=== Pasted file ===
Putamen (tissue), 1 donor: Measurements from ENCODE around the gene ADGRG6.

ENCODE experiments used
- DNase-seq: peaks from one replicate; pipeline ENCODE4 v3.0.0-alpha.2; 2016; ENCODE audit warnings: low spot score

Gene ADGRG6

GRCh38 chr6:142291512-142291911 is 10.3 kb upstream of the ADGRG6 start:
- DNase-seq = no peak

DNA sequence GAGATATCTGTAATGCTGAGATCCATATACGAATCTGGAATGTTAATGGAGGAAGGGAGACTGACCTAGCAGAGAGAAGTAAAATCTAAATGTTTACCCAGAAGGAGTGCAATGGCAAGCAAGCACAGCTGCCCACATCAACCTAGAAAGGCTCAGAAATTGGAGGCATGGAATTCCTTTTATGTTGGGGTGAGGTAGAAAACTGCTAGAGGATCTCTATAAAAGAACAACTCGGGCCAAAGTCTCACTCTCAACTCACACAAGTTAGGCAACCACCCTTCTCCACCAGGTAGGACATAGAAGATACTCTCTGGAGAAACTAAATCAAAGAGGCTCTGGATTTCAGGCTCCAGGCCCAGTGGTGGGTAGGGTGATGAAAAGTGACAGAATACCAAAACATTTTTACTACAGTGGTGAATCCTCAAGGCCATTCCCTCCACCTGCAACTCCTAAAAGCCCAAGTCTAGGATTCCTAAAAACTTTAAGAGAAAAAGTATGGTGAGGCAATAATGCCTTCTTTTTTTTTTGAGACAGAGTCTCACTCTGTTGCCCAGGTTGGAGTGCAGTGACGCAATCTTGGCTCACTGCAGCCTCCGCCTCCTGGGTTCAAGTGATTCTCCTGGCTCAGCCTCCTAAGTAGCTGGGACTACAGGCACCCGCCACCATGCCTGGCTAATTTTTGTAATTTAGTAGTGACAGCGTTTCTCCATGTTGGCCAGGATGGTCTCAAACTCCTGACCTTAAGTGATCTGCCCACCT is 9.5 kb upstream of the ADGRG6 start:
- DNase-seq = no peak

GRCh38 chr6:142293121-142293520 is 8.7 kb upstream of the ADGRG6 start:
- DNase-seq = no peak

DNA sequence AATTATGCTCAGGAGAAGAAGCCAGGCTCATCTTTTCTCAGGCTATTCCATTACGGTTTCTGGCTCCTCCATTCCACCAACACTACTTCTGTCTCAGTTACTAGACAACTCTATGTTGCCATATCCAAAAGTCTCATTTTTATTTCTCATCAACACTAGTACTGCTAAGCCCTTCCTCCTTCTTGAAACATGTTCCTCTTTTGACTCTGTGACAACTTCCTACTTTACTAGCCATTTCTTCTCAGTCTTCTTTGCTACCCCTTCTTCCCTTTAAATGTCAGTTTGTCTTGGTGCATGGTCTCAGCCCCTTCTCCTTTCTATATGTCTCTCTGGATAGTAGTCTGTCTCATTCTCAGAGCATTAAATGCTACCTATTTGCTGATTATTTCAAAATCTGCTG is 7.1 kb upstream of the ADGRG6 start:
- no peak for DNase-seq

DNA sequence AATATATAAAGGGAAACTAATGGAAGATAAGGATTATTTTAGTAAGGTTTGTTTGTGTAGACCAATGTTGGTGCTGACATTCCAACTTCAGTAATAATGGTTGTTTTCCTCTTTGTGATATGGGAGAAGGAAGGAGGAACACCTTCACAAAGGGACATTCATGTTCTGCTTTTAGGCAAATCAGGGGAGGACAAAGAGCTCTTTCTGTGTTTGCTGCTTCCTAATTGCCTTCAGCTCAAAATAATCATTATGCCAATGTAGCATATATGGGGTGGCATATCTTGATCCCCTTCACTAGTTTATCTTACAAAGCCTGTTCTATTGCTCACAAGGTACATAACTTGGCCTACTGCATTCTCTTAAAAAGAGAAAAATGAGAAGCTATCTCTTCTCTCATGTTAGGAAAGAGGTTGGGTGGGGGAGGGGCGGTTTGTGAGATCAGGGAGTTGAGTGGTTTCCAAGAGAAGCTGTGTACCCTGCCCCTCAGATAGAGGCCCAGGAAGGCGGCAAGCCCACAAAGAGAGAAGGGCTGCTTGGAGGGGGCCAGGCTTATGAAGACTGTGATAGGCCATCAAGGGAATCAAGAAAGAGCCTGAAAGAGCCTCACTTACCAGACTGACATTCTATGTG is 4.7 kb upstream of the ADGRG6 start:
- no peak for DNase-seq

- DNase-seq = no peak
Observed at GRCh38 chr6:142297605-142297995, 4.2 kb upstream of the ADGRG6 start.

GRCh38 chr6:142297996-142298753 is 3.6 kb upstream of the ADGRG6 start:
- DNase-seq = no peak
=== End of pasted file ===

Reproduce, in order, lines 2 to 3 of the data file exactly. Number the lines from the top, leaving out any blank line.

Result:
ENCODE experiments used
- DNase-seq: peaks from one replicate; pipeline ENCODE4 v3.0.0-alpha.2; 2016; ENCODE audit warnings: low spot score